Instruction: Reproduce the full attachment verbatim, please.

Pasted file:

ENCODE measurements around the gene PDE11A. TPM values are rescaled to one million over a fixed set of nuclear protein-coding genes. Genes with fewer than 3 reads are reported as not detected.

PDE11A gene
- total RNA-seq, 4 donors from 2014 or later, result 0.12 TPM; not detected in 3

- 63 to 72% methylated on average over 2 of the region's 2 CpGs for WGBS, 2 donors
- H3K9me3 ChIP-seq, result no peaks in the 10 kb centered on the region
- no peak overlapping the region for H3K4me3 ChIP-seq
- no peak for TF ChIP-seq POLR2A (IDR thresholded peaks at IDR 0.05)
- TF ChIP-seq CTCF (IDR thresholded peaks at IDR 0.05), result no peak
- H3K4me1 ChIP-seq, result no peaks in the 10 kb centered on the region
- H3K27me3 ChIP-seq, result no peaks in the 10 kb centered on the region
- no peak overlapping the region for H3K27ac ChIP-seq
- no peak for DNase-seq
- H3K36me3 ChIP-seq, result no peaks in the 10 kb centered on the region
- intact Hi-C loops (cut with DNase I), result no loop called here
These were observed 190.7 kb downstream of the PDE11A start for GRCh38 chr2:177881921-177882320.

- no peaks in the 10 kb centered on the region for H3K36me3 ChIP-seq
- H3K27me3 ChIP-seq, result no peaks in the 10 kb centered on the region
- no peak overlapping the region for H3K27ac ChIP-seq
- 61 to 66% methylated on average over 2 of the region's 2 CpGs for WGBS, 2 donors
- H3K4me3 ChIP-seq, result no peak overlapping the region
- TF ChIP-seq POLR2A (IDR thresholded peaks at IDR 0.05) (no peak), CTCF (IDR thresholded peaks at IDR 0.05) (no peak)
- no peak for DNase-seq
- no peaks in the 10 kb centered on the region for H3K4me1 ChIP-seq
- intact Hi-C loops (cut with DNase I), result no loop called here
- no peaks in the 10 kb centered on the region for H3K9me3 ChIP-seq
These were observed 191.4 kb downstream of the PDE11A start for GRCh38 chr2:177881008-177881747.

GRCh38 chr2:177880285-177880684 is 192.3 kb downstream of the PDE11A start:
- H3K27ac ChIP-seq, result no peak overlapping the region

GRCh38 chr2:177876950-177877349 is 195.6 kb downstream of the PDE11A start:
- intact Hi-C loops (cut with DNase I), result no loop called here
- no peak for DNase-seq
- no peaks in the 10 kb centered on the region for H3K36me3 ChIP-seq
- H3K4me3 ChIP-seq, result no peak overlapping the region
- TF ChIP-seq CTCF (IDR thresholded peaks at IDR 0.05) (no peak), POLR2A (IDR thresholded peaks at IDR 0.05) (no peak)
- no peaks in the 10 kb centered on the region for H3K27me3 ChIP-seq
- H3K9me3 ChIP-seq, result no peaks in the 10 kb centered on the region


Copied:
ENCODE measurements around the gene PDE11A. TPM values are rescaled to one million over a fixed set of nuclear protein-coding genes. Genes with fewer than 3 reads are reported as not detected.

PDE11A gene
- total RNA-seq, 4 donors from 2014 or later, result 0.12 TPM; not detected in 3

- 63 to 72% methylated on average over 2 of the region's 2 CpGs for WGBS, 2 donors
- H3K9me3 ChIP-seq, result no peaks in the 10 kb centered on the region
- no peak overlapping the region for H3K4me3 ChIP-seq
- no peak for TF ChIP-seq POLR2A (IDR thresholded peaks at IDR 0.05)
- TF ChIP-seq CTCF (IDR thresholded peaks at IDR 0.05), result no peak
- H3K4me1 ChIP-seq, result no peaks in the 10 kb centered on the region
- H3K27me3 ChIP-seq, result no peaks in the 10 kb centered on the region
- no peak overlapping the region for H3K27ac ChIP-seq
- no peak for DNase-seq
- H3K36me3 ChIP-seq, result no peaks in the 10 kb centered on the region
- intact Hi-C loops (cut with DNase I), result no loop called here
These were observed 190.7 kb downstream of the PDE11A start for GRCh38 chr2:177881921-177882320.

- no peaks in the 10 kb centered on the region for H3K36me3 ChIP-seq
- H3K27me3 ChIP-seq, result no peaks in the 10 kb centered on the region
- no peak overlapping the region for H3K27ac ChIP-seq
- 61 to 66% methylated on average over 2 of the region's 2 CpGs for WGBS, 2 donors
- H3K4me3 ChIP-seq, result no peak overlapping the region
- TF ChIP-seq POLR2A (IDR thresholded peaks at IDR 0.05) (no peak), CTCF (IDR thresholded peaks at IDR 0.05) (no peak)
- no peak for DNase-seq
- no peaks in the 10 kb centered on the region for H3K4me1 ChIP-seq
- intact Hi-C loops (cut with DNase I), result no loop called here
- no peaks in the 10 kb centered on the region for H3K9me3 ChIP-seq
These were observed 191.4 kb downstream of the PDE11A start for GRCh38 chr2:177881008-177881747.

GRCh38 chr2:177880285-177880684 is 192.3 kb downstream of the PDE11A start:
- H3K27ac ChIP-seq, result no peak overlapping the region

GRCh38 chr2:177876950-177877349 is 195.6 kb downstream of the PDE11A start:
- intact Hi-C loops (cut with DNase I), result no loop called here
- no peak for DNase-seq
- no peaks in the 10 kb centered on the region for H3K36me3 ChIP-seq
- H3K4me3 ChIP-seq, result no peak overlapping the region
- TF ChIP-seq CTCF (IDR thresholded peaks at IDR 0.05) (no peak), POLR2A (IDR thresholded peaks at IDR 0.05) (no peak)
- no peaks in the 10 kb centered on the region for H3K27me3 ChIP-seq
- H3K9me3 ChIP-seq, result no peaks in the 10 kb centered on the region